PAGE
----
Monday, Oct. 14, 2013 | 6:30 p.m.
Las Vegas is considering filing a lawsuit against the federal government over a decision to double the amount of protected public lands in the northwest valley the city would like to see remain open for development. The city council will vote whether to approve the appeal and also hear plans for new downtown development when they meet at 9 a.m. Wednesday at city hall, 495 S. Main St.
In 2011, the Bureau of Land Management issued a decision increasing the amount of protected lands in the Upper Las Vegas Wash Conservation Transfer Area from 5,000 acres to 13,622 acres.
The property, located in the northwest valley, is part of a swath of federal land surrounding Las Vegas, much of which has been sold off for development in the past 15 years as part of the Southern Nevada Public Land Management Act.
Las Vegas and North Las Vegas appealed the 2011 BLM decision, arguing that the process was flawed and that the significant increase in protected lands would hinder growth in the area.
An Interior Department appeals board upheld the BLM’s decision in June, prompting the two cities to turn to the courts.
On Wednesday, the council will consider whether to approve an appeal challenging the decision in federal district court. If approved, the authorization would also include up to $50,000 for attorney’s fees.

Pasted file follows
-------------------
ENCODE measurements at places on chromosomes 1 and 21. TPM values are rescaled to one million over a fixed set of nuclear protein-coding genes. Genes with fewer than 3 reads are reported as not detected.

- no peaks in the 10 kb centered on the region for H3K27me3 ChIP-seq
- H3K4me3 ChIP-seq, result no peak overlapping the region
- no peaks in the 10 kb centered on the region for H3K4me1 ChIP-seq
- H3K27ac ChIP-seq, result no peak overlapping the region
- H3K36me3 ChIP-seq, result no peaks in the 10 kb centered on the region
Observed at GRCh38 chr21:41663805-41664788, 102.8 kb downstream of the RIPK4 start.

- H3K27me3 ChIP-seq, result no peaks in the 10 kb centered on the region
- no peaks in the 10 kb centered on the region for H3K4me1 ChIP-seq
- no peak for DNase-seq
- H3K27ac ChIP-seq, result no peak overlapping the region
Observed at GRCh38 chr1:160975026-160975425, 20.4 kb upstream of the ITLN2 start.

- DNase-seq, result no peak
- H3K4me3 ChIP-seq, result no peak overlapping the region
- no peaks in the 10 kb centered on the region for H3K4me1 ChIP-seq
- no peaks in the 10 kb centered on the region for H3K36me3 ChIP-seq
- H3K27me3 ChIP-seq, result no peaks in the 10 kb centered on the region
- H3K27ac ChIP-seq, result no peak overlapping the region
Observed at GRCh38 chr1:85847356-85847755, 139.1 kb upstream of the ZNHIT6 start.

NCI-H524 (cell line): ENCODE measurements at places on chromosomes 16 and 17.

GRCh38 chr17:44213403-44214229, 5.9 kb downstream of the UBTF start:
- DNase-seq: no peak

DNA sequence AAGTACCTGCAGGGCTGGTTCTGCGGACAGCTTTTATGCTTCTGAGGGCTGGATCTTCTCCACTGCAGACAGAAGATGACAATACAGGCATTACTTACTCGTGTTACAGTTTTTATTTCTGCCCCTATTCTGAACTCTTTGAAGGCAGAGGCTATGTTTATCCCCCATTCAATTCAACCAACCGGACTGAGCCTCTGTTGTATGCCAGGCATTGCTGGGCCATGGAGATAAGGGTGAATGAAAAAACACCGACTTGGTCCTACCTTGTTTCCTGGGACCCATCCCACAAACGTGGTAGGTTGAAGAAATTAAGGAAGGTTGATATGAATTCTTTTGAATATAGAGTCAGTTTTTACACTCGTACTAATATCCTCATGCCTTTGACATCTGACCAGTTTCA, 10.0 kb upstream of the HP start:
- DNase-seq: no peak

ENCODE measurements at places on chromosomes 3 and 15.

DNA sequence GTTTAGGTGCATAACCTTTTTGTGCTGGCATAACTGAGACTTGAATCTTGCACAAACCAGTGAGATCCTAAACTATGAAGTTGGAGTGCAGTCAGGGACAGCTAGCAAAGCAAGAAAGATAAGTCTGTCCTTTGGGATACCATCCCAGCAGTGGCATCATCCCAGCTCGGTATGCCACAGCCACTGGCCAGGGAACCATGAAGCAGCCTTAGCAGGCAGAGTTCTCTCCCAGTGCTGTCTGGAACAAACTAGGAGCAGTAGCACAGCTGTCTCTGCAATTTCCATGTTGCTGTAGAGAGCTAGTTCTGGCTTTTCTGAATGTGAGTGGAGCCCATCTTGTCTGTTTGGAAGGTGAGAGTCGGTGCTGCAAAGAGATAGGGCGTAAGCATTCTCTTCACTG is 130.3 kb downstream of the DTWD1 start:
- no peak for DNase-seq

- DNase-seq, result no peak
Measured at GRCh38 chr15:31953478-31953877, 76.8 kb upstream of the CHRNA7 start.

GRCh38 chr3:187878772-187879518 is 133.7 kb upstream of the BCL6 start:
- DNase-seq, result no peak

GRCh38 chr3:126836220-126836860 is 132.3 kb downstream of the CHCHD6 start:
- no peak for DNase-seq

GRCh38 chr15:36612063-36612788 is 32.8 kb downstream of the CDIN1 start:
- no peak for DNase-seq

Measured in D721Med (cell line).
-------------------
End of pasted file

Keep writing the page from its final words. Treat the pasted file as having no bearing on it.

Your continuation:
Bus station redevelopment
With the Downtown Grand set to open later this month, developers behind the casino and several other projects near Third Street and Stewart Avenue are turning their eyes toward an old bus station as their next target for redevelopment.
The CIM Group plans to turn the old Downtown Transportation Center located at the corner of Casino Center Boulevard and Stewart Avenue into a retail, dining and conference complex across three buildings.
The developers, whose projects also include the Mob Bar and Triple George Grill, will present their plans for the site near the Mob Museum on Wednesday.
The plans call for 80,000 square feet of retail and dining, 24,000 square feet of conference space and a six-story parking garage.
Party house problems
Councilwoman Lois Tarkanian attempted to get a handle on her ward’s continuing problem with party houses by introducing a new ordinance tightening restrictions on short-term rentals.
But those added rules, which include a licensing requirement, a $500 annual fee and occupancy limits, didn’t go far enough for some council members, who expressed support for an outright ban on home rentals of less than 100 days.
The recommending committee will take the issue back up at their Tuesday meeting after the council voted down Tarkanian’s proposal earlier this month.
Tarkanian said she expects her version of the bill to be scrapped and replaced with an even more restrictive ordinance, including a possible ban.